Monday, December 8, 2014

That is SO Last Week

Last week was a rough one for Sony Pictures.  The company had recently suffered a devastating hack, purportedly originating from North Korea in retaliation for Sony’s new movie The Interview. (The government of North Korea adamantly denies involvement.) Sensitive and confidential information on Sony profits, as well as wage information on thousands of employees – including top executives – is now spread across the internet for all to see.  The wage information revealed a lack of diversity in Sony’s executive ranks and gender and race-based wage gaps. Commentators point out that like the tech industry, the entertainment industry suffers from a lack of worker diversity.

The hackers, who identify themselves as “GOP” or Guardians of Peace, exposed the social security numbers and personnel files of Sony’s employees.  Some of the affected employees subsequently received a threatening email asking them to join the hackers in denouncing Sony or face the prospect that they and their families “will be in danger.”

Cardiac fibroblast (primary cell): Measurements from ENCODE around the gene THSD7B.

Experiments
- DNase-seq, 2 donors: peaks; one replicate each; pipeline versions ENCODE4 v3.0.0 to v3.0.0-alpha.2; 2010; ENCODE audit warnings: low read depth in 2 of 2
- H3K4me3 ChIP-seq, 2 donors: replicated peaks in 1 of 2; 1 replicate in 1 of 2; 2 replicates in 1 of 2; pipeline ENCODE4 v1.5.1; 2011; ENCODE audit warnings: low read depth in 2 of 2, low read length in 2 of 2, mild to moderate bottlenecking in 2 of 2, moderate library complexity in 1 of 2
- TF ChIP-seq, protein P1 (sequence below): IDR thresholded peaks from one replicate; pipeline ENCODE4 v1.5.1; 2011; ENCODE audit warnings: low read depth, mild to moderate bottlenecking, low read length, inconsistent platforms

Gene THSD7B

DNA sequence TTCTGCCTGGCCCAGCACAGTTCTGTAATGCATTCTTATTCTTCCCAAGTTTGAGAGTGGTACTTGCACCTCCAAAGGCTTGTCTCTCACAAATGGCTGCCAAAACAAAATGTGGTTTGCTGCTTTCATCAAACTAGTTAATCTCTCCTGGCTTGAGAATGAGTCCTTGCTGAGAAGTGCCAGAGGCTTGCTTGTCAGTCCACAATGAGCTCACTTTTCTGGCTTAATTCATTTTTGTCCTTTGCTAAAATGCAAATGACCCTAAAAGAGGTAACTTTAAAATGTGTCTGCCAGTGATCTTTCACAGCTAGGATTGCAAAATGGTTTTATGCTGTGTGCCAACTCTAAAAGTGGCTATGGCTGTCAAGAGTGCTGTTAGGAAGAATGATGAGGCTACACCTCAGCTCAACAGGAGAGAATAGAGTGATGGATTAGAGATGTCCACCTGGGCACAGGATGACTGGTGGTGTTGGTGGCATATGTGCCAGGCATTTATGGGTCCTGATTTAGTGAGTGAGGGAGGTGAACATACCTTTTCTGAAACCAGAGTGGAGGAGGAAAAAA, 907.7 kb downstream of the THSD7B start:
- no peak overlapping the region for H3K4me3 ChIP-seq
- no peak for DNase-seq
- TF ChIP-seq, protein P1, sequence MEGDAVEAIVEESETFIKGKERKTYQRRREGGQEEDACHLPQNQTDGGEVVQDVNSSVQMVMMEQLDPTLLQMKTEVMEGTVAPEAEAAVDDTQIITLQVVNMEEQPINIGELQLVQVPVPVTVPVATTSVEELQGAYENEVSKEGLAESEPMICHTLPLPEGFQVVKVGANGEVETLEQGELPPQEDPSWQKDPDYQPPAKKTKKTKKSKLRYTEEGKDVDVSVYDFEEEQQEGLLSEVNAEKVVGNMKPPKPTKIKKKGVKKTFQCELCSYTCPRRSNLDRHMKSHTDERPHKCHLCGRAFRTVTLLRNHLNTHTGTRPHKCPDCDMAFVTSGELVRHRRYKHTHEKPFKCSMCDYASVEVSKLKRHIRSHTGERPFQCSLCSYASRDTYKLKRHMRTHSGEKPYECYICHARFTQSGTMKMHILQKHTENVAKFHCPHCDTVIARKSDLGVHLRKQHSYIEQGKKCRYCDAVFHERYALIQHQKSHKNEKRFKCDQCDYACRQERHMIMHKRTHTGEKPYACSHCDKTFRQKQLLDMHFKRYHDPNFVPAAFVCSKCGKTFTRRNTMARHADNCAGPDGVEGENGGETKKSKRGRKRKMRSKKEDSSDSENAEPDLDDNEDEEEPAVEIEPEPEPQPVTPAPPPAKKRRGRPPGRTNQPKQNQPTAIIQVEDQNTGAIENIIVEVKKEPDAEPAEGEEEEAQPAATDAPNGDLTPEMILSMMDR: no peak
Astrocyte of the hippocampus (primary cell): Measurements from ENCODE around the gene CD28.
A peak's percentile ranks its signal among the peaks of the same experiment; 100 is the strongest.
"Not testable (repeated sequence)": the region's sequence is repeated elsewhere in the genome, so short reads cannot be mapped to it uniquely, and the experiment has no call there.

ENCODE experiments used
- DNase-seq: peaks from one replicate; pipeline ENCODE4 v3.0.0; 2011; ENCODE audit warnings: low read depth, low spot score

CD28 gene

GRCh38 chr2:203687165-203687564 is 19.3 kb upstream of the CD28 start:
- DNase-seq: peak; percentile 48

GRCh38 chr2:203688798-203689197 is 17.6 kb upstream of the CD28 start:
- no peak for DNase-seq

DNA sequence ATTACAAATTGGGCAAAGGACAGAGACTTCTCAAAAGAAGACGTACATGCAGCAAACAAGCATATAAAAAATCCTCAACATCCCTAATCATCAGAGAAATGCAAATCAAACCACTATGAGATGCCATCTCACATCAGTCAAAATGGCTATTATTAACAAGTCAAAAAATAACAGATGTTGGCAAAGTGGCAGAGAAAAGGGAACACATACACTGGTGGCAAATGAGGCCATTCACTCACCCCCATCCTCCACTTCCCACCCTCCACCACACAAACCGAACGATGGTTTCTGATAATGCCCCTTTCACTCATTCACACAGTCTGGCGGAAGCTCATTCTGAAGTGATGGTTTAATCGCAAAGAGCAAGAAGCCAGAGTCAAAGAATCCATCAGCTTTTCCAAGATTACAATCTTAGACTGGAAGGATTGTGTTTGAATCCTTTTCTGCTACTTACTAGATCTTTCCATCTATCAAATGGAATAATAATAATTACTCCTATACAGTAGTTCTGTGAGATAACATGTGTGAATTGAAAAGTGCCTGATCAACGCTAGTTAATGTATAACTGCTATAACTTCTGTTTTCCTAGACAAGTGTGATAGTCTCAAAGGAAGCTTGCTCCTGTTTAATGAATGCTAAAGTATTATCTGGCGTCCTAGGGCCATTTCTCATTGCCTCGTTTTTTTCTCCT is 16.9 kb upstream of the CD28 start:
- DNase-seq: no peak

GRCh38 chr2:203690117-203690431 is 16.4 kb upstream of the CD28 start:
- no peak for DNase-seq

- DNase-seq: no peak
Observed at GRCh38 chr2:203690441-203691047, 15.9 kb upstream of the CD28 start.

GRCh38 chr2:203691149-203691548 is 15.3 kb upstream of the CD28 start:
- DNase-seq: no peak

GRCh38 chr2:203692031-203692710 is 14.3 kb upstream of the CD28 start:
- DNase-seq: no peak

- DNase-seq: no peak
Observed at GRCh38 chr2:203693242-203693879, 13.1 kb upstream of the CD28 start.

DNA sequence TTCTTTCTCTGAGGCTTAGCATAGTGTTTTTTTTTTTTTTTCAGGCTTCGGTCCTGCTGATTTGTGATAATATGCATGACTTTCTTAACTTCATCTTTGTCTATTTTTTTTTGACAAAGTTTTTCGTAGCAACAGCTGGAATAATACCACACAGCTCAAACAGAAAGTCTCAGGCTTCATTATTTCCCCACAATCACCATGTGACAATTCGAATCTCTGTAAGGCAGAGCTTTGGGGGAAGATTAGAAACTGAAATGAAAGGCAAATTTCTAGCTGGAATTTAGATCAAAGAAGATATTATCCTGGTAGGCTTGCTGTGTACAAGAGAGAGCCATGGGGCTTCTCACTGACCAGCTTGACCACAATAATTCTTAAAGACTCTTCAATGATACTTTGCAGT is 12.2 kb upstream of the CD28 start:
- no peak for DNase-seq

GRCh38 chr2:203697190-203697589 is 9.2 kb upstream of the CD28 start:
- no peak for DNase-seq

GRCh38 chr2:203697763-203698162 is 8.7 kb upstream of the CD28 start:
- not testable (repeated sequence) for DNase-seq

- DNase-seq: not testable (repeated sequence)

In other developments:

Discrimination
  • A federal court in Houston found that Title VII’s prohibition on sex discrimination does not extend to transgender employees.
  • Miami-Dade County banned discrimination based on gender expression.
  • The U.S. Department of Labor announced its final rule prohibiting discrimination on the basis of sexual orientation and gender identity for federal contractors.
  • The U.S. Supreme Court heard the Young v. UPS pregnancy discrimination case.
  • The HR Examiner discussed why tolerance is not enough when dealing with diversity.
  • The Connecticut Employment Law Blog offered tips on handling cancer in the workplace.
Technology
  • Meghan Biro discussed how HR should use its “sixth sense” of talent analytics.
  • The HR Bartender answered questions about available technology to assist with onboarding.
Leave
  • Jeff Nowak covered when an employer is put on notice of the need for FMLA leave.
Policies
  • Mike Haberman outlined moonlighting policies.
Background Checks
  • Uber was hit with a class action claiming the ride-sharing company violated the Fair Credit Reporting Act.

Posted by: Kate Bischoff

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